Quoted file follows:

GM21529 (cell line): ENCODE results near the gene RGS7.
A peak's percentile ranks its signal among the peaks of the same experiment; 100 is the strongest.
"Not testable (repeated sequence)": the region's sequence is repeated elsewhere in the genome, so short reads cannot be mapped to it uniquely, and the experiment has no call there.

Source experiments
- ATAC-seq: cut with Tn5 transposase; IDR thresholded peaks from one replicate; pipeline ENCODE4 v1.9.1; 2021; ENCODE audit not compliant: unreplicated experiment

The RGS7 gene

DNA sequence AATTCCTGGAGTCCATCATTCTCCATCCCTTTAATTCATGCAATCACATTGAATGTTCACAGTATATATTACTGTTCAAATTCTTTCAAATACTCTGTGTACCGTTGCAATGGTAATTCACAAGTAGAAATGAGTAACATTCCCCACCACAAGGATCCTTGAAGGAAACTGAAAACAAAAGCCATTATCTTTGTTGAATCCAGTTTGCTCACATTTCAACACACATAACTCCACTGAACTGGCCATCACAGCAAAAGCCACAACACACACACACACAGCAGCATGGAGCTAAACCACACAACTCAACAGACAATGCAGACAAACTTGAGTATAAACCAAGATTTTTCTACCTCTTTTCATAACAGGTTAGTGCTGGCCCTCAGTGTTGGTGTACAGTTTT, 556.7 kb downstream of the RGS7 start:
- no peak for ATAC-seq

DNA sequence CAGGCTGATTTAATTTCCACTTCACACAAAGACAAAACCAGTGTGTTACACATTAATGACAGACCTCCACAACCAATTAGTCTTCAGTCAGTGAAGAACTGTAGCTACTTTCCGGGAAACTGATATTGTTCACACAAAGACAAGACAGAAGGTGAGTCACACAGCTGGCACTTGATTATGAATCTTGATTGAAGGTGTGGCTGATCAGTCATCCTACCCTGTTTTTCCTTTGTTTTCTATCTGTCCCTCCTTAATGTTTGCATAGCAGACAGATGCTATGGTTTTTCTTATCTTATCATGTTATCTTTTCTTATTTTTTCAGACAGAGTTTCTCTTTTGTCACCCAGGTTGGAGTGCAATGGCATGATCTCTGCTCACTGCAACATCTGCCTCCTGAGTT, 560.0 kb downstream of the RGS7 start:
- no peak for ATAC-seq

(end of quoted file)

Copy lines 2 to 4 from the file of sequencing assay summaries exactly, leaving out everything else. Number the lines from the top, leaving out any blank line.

A peak's percentile ranks its signal among the peaks of the same experiment; 100 is the strongest.
"Not testable (repeated sequence)": the region's sequence is repeated elsewhere in the genome, so short reads cannot be mapped to it uniquely, and the experiment has no call there.

Source experiments